Property Crime, Trespass and the right to protest in Massachusetts

Yesterday, twenty-four people were arrested in Boston for the crime of trespass in Boston, Massachusetts. Thousands of protesters congregated near the offices of Bank of America to protest what they believe to be unfair bank foreclosure practices by BOA. Those arrested spent several hours at the police station being booked and processed for later arraignment in court. Although a law enforcement source was quoted in the Boston Herald that the individuals arrested are not likely to face “serious trouble” the crime of trespass is a misdemeanor property offense punishable by a fine of $100.00 or up to thirty days of incarceration, or both. A trespass arrest and conviction, under current law, will remain on a person’s criminal record history (CORI) and would be visible to potential employers. Although the crime of trespass is a relatively minor offense when compared to other property crimes, it is still taken seriously by prosecutors and the resolution of the case depends upon a number of factors including whether or not you have a prior criminal record for trespass or other crimes. Therefore, it is important to contact an experienced Boston, Massachusetts criminal defense trespass attorney right away to defend the case. An knowledgeable and experienced Massachusetts criminal defense lawyer handling a trespass case will also explore pretrial disposition options for the client that may include dismissal of the charges prior to arraignment. Under such a resolution, the charge would not be listed on the defendant’s CORI.

Under Massachusetts General Laws Chapter 266, Section 120, in order for a person to be found guilty of trespass the prosecutor must prove beyond a reasonable doubt that he or she, without right, entered or remained in a building or on the land of another. The prosecutor must also prove by the same high standard that the individual was forbidden to enter or to remain on the property by a person in lawful control of the premises either directly or by means of a posted no trespass notice. The first part is met by evidence that the individual either entered, in this case, on the bank’s premises without permission, or failed to leave the bank after being requested to do so. If there was a posted no trespass notice at the bank the prosecutor is not required to prove that the defendant actually saw a notice prohibiting trespassing. The Commonwealth is only required to prove that there was a reasonably distinct notice forbidding trespass, and that it was posted in a reasonably suitable place so that a reasonably careful trespasser would see it. If the bank did not have a posted notice there must be proof that the owner directly prohibited entry to the specific individual in question.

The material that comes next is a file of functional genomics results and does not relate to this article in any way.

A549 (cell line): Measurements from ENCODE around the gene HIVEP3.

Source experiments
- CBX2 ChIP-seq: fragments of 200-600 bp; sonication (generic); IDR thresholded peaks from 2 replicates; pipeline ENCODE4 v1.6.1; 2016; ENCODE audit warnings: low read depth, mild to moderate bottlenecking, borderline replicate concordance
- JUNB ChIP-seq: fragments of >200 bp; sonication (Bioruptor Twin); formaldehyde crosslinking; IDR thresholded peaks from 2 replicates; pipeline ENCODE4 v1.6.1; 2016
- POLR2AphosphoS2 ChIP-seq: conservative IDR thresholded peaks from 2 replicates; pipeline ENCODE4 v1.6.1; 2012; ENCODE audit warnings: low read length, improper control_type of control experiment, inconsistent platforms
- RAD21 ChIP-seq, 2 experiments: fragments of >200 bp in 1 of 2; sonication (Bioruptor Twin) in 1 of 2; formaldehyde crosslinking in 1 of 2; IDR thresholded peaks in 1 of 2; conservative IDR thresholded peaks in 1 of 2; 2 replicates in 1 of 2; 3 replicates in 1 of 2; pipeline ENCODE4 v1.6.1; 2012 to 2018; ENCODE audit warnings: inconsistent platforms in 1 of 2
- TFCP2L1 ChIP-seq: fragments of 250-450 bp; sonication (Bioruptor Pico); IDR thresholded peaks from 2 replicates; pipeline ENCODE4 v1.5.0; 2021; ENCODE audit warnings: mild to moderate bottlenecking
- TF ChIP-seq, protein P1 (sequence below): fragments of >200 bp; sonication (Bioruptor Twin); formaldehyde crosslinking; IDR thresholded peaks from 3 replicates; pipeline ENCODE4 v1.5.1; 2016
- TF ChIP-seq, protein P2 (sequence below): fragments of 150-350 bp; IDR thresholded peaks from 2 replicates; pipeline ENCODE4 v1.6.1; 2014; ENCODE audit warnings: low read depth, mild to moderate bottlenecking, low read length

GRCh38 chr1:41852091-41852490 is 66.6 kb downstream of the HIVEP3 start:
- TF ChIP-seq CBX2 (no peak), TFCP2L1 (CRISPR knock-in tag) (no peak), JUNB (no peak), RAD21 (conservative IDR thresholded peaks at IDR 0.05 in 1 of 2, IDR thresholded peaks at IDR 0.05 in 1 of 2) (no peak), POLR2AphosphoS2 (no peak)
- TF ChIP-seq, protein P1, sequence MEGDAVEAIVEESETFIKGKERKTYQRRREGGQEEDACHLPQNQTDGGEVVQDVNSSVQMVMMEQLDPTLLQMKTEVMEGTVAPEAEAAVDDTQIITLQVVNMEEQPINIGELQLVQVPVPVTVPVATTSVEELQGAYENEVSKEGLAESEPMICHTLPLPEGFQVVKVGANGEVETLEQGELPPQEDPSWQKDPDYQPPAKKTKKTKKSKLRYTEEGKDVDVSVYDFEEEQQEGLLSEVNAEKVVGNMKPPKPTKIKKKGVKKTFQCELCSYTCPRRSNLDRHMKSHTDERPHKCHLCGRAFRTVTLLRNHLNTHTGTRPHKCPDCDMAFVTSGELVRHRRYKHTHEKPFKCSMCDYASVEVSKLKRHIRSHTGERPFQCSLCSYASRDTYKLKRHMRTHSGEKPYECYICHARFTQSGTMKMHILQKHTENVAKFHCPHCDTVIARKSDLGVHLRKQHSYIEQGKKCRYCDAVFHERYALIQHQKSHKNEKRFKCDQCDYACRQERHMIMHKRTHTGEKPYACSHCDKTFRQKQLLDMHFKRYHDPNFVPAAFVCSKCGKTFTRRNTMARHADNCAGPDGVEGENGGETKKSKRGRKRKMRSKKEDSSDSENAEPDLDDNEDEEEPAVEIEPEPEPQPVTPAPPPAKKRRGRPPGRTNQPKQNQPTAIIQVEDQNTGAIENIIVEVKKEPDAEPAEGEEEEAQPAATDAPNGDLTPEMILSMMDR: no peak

There are a number of Massachusetts trespass defense strategies that can be successfully employed by a good defense lawyer to avoid a trespass conviction and such legal tactics depend upon the facts of each case. In this particular case it may be very difficult for the Commonwealth to prove a trespass with so many people crowded into a relatively small area in downtown Boston in what was otherwise a peaceful protest according to the police. The protest appeared to happen quickly with a large number or people and this raises several basic questions. Where was the posted notice? Is it likely that a reasonable person would see a no trespass notice with so many other people around? If there was no posted notice did the owner or other authorized person having control of the premises directly forbid each individual from entering or remaining on the premises?

The Law Office of Patrick J. Murphy has the experience and expertise to handle your criminal trespass case in Massachusetts. Attorney Murphy would be glad to speak with you to discuss the specific facts of your trespass case. Call our office today at 617-367-0450 for a free consultation or contact us on the web and Attorney Murphy will respond promptly to your legal question.

Sources: Massachusetts District Court Jury Instructions The Boston Herald

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